There’s a way out of every problem, but some solutions are better than others. By Paul Davis.

Nobody over, say, 25 years old would think that jumping off a dam wall into the base of a gushing spillway was a good idea. In fact, probably only someone who was overconfident, young and male would even contemplate it in the first place. A 20-year-old Paul Davis ticked all those boxes.

Having missed the rock when I checked the water, I didn’t miss it when I jumped; to the horror of observers, I bounced off the water surface. For a moment, I thought I was okay but the grinding of shattered bones in my ankle told me otherwise.

The rescue was almost as bad as the injury; lying in pain in the bottom of a canoe, it took a couple of hours to get me back to civilisation. And on the way my rescuers managed to run the canoe into a car wreck dumped into a rapid. Just saying – the jarring wasn’t enjoyable.

So, lets jump into the world of floor joists – just not in such a reckless way. And definitely with a happier outcome! Continuing a theme and prompted by the ongoing timber shortage, I’m looking at the options you have to fabricate deeper floor joists rather than buying them off the shelf.

Having said that, everything I note below uses smaller-section timbers, which I know are also in short supply. And, pre-empting criticism some suppliers might have of this article, space is limited so this is only a superficial summary and if you want to know more go to the relevant supplier.

All three nailplate suppliers make fairly similar V-shaped metal web joist products. Structurally, this configuration of the webs is somewhat sub-optimal but it doesn’t matter; they are strong enough for a joist application. A primary benefit of these systems is that they use a lot less in the way of components than other floor truss systems and so are relatively quick to manufacture.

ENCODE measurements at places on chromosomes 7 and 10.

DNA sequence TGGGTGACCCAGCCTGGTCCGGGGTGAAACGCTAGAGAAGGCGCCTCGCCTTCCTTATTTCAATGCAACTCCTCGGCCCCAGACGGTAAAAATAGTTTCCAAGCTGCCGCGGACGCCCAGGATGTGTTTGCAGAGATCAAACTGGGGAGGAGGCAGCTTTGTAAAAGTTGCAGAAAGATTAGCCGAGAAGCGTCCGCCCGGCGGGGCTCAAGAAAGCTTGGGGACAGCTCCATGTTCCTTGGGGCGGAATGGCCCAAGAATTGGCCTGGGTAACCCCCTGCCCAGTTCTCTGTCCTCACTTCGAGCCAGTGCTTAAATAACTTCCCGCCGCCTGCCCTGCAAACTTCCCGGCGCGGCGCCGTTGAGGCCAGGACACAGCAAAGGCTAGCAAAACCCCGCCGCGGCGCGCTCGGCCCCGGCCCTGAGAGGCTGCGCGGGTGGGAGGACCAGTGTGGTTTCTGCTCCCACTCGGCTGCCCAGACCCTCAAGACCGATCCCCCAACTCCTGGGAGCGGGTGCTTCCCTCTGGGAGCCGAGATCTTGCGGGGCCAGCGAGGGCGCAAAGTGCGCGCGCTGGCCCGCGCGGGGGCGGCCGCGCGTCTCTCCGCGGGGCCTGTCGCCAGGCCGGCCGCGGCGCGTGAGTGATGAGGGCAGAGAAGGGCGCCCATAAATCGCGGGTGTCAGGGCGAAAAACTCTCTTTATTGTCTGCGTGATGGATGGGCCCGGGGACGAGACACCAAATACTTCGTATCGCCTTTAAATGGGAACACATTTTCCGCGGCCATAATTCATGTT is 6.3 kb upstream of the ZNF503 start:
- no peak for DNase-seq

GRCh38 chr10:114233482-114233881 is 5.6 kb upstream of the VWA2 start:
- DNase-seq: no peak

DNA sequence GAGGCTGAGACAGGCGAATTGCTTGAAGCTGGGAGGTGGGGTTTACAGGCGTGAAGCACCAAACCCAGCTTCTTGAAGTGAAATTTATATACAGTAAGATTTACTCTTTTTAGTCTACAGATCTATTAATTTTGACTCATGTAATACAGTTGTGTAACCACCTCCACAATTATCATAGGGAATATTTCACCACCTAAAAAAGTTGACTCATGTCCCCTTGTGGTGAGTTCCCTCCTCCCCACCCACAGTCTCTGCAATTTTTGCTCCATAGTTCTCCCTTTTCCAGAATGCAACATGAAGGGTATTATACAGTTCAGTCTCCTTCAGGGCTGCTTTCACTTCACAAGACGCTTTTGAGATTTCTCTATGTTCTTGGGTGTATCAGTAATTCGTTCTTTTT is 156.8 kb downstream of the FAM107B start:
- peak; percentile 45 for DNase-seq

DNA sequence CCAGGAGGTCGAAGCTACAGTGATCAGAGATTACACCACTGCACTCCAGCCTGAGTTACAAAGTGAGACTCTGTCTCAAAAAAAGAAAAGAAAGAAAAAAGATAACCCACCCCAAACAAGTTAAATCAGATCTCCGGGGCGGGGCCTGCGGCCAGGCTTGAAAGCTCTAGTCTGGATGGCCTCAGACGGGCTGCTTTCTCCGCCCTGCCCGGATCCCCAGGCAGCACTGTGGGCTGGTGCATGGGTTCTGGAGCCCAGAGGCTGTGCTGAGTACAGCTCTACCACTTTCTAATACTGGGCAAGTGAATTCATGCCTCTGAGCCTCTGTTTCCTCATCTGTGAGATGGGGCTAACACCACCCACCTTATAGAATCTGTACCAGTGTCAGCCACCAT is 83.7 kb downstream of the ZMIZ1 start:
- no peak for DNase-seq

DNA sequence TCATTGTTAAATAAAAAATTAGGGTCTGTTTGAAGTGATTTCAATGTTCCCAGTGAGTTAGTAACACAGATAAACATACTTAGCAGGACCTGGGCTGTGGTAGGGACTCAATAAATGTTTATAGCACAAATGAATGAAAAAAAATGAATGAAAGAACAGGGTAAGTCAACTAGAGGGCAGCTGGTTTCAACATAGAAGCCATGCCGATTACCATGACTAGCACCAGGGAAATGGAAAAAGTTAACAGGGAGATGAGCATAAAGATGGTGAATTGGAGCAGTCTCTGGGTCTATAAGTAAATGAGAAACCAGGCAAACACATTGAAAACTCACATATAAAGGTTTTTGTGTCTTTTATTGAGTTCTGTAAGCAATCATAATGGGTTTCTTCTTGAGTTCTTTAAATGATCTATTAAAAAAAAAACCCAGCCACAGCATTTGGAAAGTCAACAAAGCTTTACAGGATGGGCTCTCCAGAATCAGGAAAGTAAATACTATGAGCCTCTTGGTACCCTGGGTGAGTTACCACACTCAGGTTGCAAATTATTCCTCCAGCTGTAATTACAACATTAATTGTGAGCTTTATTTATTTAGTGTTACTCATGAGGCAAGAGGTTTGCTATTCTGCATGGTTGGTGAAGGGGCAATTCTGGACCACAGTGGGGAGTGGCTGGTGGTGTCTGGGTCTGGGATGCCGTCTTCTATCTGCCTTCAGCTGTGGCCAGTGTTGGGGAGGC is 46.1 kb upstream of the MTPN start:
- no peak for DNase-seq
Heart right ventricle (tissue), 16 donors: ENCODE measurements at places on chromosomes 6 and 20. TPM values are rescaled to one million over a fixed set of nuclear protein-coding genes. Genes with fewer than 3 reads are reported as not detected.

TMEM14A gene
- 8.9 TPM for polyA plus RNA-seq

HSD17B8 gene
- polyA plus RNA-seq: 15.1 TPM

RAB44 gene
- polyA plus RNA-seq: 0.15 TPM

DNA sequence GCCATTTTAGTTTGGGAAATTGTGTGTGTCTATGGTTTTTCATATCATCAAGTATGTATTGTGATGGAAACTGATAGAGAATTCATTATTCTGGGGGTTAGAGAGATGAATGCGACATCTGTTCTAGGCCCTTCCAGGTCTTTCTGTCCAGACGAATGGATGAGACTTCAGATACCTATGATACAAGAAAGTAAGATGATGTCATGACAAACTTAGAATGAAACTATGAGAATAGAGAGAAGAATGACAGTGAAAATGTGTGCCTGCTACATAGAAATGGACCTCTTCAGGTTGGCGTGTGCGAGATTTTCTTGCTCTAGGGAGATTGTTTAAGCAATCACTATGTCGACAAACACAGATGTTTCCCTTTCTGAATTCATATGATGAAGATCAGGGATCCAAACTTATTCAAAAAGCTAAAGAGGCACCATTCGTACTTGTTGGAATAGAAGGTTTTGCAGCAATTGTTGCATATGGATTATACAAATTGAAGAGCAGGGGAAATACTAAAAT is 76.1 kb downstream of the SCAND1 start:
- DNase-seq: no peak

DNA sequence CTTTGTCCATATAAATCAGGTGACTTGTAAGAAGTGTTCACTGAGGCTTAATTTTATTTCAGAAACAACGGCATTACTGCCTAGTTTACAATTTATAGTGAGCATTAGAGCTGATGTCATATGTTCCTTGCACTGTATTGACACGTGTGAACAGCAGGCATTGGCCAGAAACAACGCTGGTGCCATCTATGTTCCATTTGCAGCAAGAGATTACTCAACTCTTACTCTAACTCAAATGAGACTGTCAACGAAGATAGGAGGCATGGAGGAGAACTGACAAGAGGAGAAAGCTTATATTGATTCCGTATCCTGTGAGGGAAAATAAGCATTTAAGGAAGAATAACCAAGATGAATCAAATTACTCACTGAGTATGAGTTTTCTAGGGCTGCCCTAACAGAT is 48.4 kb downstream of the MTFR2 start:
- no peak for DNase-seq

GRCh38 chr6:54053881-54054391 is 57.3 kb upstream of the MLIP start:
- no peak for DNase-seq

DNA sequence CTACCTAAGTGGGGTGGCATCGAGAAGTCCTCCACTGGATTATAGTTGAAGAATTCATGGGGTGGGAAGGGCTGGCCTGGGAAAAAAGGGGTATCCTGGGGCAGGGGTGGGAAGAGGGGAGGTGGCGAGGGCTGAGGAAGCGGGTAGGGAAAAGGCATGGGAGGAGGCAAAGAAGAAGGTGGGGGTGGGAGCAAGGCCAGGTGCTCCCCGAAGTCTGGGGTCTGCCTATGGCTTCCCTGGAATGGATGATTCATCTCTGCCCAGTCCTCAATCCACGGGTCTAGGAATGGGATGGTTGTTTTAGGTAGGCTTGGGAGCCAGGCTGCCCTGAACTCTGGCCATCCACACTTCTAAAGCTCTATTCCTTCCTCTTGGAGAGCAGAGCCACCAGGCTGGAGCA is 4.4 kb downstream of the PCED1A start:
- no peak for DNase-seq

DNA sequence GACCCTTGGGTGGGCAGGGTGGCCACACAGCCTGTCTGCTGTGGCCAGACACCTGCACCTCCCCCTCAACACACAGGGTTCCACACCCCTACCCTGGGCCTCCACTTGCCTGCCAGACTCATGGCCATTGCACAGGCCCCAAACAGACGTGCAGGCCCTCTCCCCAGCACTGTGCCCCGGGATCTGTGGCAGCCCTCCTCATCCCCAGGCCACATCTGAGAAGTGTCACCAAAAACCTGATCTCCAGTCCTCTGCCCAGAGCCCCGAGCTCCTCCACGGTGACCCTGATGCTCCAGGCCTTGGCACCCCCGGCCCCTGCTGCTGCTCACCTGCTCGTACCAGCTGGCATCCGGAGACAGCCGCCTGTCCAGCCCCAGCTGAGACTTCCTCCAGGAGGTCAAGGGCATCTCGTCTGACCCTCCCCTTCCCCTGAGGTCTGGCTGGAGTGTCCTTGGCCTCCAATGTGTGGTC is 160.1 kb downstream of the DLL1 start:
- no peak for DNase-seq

‘Longreach’ floor trusses use square cut ends for the diagonal webs with timber chords. So these are great for using offcuts of timber and the square cuts make life simple, but the nailplate connectors have to bridge across the gaps at the diagonal webs ends and so these types of joists tend to use larger plates.

‘Steelwood’ floor trusses use vertical timber webs and diagonal steel webs. From an engineering perspective, this is superior to the ‘V’ webbed joists and so can carry higher loads. And because these trusses come in depths up to about 660mm, you can use them for very long spans. But they use more components and consequently labour costs may be increased.

It is also quite possible for you to make a straight-up full timber truss joist with double-cut diagonal webs and nailplates. Even if your software doesn’t explicitly allow you to design this sort of floor truss, it can still be done by applying user loads. You just need to do that under some close guidance from a timber engineer who knows the loads and other parameters for design.

Benefits of all floor truss systems are that services pass easily through them and they can be cambered. On the other hand, adjusting them for length or otherwise on site is not easy although the suppliers’ engineers have come up with various tricks to do this.

Harking back to recent Truss Talk articles, it’s also possible for you to construct a plywood floor joist composed of timber top and bottom chords and plywood webs. It would even be possible to use plywood on one side only to effectively make a ‘C’ or ‘channel’ shape. I’m not aware of anyone who has done the engineering for this but, from an engineering point of view, it’s a potentially viable product.

I’m also not aware of anyone who has done the engineering for this option, but it would be possible to make something like a plywood box beam using other structural board product for which engineering properties are available, such as oriented strand board or hardboard.

Manufacturing any floor joist in your plant will consume materials and time and occupy equipment. But with the current timber shortages and the elevated prices, I suspect there is a window where if you can value-add to make deeper engineered joists there is potential for margins to be worthwhile. And if you simply can’t get those deeper materials off the shelf, then manufacture may be your only option!

To finish the story of my encounter with the rock, the worst part of it wasn’t the initial pain, or even, thanks to the vagaries of the hospital system, having the broken bones manipulated without an anaesthetic.

Rather, as I lay in the bottom of that canoe on my side, my swimmers rode up, revealing lily-white flesh that had never before seen the light of day. For days after, I alternated between the pain of lying on the broken leg and that of lying on my sunburnt beetroot butt!

Paul Davis is an independent structural engineer managing his own consulting firm Project X Solutions Pty Ltd. The views in this column are Paul’s and do not reflect the opinions of TimberTrader News. Phone: 02 4576 1555 Email: